The manuscript of his third book, a study of the ironclads Monitor and Merrimac [sic].

(p.319)

The USS Monitor was an iron-hulled steamship. Built during the American Civil War, she was the first ironclad warship commissioned by the Union Navy. Launched in January 1862, she was lost at sea in December of 1862. The wreck was located in 1973.

The USS Merrimack was a frigate, best known as the hull upon which the ironclad warship CSS Virginia was constructed during the American Civil War. The CSS Virginia then took part in the Battle of Hampton Roads (also known as “the Battle of the Monitor and the Merrimack”) in the first engagement between ironclad warships (in March 1862). The two ironclads fought for about three hours, with neither being able to inflict significant damage on the other. The duel ended indecisively and the ships did not fight again.

[67]

He waited until he had some kind of control, and then he got up and went downstairs to tell Regina what had happened. He would tell her and she would think of what they were going to do, just as she always had; she would steal the forward motion from him, taking whatever sorry balm that actually doing things had to give, and leave him with only sick sorrow and the knowledge that now his son was someone else.

(p.321)

…and completing some odd literary trifecta (notes [63] and [65]), this is very Ordinary People.

[68]

She had had to cope with a seemingly endless flood of rancid curiosity masquerading as sympathy.

(p.322)

[69] Dennis ultimately proves unnecessary to the story. Leigh could have been the narrator the whole time (if we even needed a first-person narrator; I’d argue we don’t). In any case, it would have been nice to give Leigh more personality or motivation. After turning to Dennis, she dissolves into a weepy, frightened child. He even goes so far as to call her “kiddo” repeatedly in the climax, which made me cringe every time. She reminded me of Susan in Salem’s Lot (note [8]), leaning on Dennis as though he was older and wiser and stronger, though they are the same age.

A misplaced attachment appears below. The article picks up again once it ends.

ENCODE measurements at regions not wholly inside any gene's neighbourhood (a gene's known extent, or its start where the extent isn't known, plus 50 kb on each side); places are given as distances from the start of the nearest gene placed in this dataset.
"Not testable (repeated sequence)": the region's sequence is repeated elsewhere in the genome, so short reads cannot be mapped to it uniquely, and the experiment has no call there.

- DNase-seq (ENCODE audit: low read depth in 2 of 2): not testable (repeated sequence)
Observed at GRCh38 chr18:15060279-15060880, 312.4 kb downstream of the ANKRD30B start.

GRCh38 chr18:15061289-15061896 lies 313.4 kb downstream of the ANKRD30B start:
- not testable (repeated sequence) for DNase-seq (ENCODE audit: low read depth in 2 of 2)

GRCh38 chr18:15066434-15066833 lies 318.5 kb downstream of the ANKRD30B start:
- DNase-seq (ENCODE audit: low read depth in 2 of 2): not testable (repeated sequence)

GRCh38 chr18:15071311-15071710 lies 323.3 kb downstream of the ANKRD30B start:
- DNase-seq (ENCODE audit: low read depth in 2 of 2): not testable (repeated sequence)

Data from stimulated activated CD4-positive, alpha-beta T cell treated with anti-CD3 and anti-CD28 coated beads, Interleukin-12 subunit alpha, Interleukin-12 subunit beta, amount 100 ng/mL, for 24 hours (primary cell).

[70] Reference:

It was on a slotcar track surrounded by HO-scale scenery.

(p.328)

HO or H0 is a scale used in model railroading. Is it the most popular scale of model railway in the world. The precise definition varies slightly by country. The standard predominately used in North America is 3.5 mm representing 1 real foot (a ratio usually rounded to 1:87.1).

[71]

“You’re smiling again,” Regina said.

“I was just thinking about how much I love you both,” Arnie said. His father looked at him, surprised and touched; there was a soft gleam in his mother’s eyes that might have been tears.

They really believed it.

The shitters.

(p.332)

[72] Reference:

He was reading one of his father’s fuckbooks, a deeply incisive and thought-provoking tome titled Swap-Around Pammie.

(p.337)

Looking this up only refers to Christine. Guessing King just made this one up.

[73] Reference:

Like Gaul, all of Libertyville Heights was divided into three parts.

(p.340)

According to the testimony of Julius Caesar, Gaul was divided into three parts: Gallia Celtica, Belgica and Aquitania.

[74]

The look of mad joy in his eye was not so different from the look in the eye of a man Will had known twenty years before, a fellow named Everett Dingle who had gone home from the garage one afternoon and murdered his entire family.

(p.343)

[75] After taking over narration again in Part 3, Dennis pretty much admits that he was also the author of Part 2 (or is at least aware of its contents), which makes me wonder again why we switched at all:

She talked, first hesitantly, then more rapidly, until it was pouring out of her. It is a story you have already heard, so I won’t repeat it here; suffice it to say that I tried to tell it pretty much as she told it to me.

(p.356)

[76] Reference:

He sounded like Andy Devine crossed with Broderick Crawford.

(p.371)

Andy Devine (1905 – 1977) was an American character actor and comic cowboy sidekick known for his distinctive whiny voice.

Broderick Crawford (1911 – 1986) was an American stage, film, radio, and TV actor, often cast in tough-guy roles and best known for his role in All the King’s Men.

[77] Reference:

“What Guy Lombardo and all that happy crappy.” (…)

“Well, maybe Dick Clark or someone. Guy Lombardo’s dead, Arnie.”

(p.379)